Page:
Content marketing has a problem: the content itself. Creating good content is expensive and time-consuming. First, there’s the content quality problem. More content or better content? You can: Republish Your Content On your site Got any content pieces that are more than a year old? In one survey of content marketers from the curation tool Scoop.it, only 17 percent said they repurpose their content from one format to another. So maybe the state of content repurposing looks more like this: A word about these terms. Pick a few simple ways to re-use each piece of content (like in your email newsletter, on social media, and in a simple infographic) – then leave it alone. Give the piece of content time to perform (or not) on social media and in the search results. Will this particular test (this blog post, for instance) hit the right cord with your audience?
Content marketing has a problem: the content itself.
Creating good content is expensive and time-consuming. It requires skill and subject expertise. It’s generally a pain in the … budget.
And bad content? It might be less expensive. And easier to create. But it’ll get you almost no results.
Fortunately, there are several ways around this:
- You can outsource your content creation, either to freelancers or influencers.
- You can hire an Editor to take your in-house rough drafts and make them better.
- You can create far less content, and just promote, SEO, and advertise the heck out of it.
- You can curate some of your content.
- You can just ignore content marketing entirely, and stick with advertising… at least for as long as that lasts.
I don’t recommend that last one. And while the other tactics are good, they aren’t actually the best option.
But before I get to that, let’s understand the problem better.
Content quality versus content volume
The challenge with content creation is actually two-fold.
First, there’s the content quality problem. Your content has to be good, or it won’t work. And by “work”, I mean attract and retain an audience.
Then there’s the content volume problem, aka “content velocity”. This is the frequency you’ve got to publish content at if you want to retain your audience’s attention. If you publish too infrequently, your audience will start to forget you.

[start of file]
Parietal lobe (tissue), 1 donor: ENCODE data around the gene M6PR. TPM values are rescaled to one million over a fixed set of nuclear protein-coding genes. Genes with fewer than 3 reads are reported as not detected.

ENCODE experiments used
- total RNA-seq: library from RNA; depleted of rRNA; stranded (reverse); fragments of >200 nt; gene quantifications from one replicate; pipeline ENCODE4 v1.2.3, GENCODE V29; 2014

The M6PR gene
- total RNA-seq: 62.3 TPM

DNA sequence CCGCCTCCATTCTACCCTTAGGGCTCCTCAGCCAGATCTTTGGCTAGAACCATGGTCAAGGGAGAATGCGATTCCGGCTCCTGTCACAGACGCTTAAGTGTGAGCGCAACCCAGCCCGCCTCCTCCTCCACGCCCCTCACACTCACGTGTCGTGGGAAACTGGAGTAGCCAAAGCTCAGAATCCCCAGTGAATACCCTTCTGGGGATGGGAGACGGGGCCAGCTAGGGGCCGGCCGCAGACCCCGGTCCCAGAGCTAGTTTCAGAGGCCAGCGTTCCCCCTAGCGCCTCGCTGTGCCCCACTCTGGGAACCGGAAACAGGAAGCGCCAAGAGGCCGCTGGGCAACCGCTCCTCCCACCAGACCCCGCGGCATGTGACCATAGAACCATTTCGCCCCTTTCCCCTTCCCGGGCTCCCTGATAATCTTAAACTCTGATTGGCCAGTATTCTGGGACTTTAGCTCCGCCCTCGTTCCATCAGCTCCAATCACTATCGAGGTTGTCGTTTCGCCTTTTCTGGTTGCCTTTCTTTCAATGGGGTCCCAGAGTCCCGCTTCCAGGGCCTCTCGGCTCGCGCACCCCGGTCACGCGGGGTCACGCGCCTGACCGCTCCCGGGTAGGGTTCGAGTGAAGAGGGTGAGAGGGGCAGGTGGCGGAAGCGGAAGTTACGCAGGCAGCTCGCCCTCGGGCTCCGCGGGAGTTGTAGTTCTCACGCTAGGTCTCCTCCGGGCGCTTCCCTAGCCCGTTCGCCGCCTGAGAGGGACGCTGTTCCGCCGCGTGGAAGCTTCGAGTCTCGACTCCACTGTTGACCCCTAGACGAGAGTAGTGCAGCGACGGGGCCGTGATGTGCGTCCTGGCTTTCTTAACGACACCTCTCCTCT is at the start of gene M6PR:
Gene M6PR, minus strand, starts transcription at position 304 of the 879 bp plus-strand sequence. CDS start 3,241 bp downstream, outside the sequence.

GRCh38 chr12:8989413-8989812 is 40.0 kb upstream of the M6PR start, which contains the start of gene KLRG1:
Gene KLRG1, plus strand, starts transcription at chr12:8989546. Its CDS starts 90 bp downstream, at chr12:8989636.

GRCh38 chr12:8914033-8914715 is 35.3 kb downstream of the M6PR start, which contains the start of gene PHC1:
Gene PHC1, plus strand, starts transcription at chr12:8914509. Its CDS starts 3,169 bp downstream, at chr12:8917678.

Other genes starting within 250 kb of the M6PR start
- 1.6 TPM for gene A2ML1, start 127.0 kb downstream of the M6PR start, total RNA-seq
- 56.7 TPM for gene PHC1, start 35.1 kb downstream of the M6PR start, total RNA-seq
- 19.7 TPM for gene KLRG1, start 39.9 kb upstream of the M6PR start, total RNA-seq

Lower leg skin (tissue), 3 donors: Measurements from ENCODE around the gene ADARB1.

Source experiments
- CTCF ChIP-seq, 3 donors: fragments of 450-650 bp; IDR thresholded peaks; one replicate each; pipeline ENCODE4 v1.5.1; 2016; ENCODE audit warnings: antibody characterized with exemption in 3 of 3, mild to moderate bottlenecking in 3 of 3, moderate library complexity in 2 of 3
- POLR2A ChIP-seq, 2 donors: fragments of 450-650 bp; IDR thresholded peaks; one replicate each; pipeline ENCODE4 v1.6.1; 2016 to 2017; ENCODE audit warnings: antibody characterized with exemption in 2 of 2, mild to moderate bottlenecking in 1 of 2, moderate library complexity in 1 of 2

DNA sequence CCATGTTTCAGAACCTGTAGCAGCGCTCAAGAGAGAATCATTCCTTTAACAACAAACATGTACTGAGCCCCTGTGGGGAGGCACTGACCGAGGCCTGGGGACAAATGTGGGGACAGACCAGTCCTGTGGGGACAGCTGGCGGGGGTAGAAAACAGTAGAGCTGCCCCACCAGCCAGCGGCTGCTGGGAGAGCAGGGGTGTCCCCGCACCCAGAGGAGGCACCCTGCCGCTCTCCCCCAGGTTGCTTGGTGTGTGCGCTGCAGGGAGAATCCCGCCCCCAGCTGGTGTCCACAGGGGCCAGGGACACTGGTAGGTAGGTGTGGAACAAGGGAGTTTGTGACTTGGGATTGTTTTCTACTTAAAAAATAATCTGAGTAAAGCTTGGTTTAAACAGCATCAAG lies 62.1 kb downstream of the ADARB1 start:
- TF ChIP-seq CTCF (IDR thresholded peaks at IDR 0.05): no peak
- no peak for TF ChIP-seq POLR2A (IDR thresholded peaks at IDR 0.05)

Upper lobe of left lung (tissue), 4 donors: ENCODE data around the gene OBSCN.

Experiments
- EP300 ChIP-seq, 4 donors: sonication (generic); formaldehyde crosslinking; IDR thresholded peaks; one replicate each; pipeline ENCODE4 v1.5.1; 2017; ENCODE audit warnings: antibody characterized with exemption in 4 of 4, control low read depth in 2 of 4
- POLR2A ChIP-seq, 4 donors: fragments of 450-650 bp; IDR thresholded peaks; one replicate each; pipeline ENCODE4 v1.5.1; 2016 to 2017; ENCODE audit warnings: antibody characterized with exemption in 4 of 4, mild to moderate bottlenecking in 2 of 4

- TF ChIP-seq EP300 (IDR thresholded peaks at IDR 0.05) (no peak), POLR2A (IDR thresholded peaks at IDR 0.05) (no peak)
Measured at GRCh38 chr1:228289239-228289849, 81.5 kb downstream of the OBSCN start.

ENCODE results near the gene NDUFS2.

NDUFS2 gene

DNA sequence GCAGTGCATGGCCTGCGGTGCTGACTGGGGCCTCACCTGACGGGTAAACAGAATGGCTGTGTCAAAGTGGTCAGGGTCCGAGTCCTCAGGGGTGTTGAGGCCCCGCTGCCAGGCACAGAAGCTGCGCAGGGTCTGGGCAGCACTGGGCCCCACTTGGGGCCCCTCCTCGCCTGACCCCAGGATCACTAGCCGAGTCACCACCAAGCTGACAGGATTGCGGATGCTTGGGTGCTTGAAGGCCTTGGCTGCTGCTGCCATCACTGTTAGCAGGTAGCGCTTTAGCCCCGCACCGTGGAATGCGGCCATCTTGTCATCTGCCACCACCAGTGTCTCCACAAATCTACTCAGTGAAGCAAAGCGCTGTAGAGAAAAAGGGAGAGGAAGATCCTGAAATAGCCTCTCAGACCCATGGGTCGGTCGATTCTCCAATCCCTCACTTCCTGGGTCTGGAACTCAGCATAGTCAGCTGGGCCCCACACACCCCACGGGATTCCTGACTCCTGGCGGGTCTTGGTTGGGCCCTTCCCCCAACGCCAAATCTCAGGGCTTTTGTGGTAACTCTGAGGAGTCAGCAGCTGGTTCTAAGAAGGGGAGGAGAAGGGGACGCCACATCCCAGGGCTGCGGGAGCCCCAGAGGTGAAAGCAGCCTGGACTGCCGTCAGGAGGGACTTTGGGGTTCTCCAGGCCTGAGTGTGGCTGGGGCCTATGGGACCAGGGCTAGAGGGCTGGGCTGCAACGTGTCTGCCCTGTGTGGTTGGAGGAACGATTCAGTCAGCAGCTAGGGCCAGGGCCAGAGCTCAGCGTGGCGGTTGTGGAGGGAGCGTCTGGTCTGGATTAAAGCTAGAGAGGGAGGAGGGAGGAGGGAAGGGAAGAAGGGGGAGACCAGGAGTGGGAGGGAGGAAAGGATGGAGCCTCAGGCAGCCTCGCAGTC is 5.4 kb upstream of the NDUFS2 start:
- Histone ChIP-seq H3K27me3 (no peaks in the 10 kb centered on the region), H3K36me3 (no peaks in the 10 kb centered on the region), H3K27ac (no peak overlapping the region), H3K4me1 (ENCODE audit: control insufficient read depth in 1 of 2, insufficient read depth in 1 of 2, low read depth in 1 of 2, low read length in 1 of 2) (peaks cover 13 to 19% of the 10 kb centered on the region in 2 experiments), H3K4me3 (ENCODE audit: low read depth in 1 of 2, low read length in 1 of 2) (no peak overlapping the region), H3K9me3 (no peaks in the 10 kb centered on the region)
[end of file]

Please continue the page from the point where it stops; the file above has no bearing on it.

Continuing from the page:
These two demands pull against each other. So maybe you can create great content – but only a couple of posts a month. Is that enough to keep your audience engaged? Just barely (for most publishers).
And so marketers press themselves to publish more often… even if it digs into the quality of what they can produce. They might want to publish more often or with better quality, but they’re limited by their budgets.
They can’t max out both content quality and content velocity at the same.
They have to compromise.
More content or better content?
The terms of that compromise are thorny. It’s prompted a lot of discussion about the pros and cons of content quality versus quantity. I tend to fall in the quality camp, but there have been some very persuasive articles about how content quantity might actually be king.
You can’t cut quality too far, or your engagement rates will tank, but you still have to keep up the pace. Your competitors certainly aren’t going to let up. Your audience isn’t going to wait around. Leave them hanging, and they might change their content consumption habits.
So what to do? It’s simple, really. You figure out a way to get more results out of the same amount of content.
Ends up, your content creation problems can be solved… with the content you’ve already got.
Reuse: Republish, Repurpose, Refurbish
This strategy goes by a lot of names, but let’s just call it re-using content. That ends up being the single best way to escape this quality versus quantity conundrum.
There are a couple of ways to re-use the content you’ve already got. You can:
Republish Your Content
On your site
Got any content pieces that are more than a year old? Are they performing well – like in the top 20% of your content? If so, consider republishing them, almost as if they were new.
Just be sure to give these pieces of content a little face-lift first. Optimize their SEO based on the traffic they’re actually attracting. Make sure their links and research and calls to action are all up to date. Then republish them without apology. Very few people in your audience will even notice.
When HubSpot tried this trick, they got…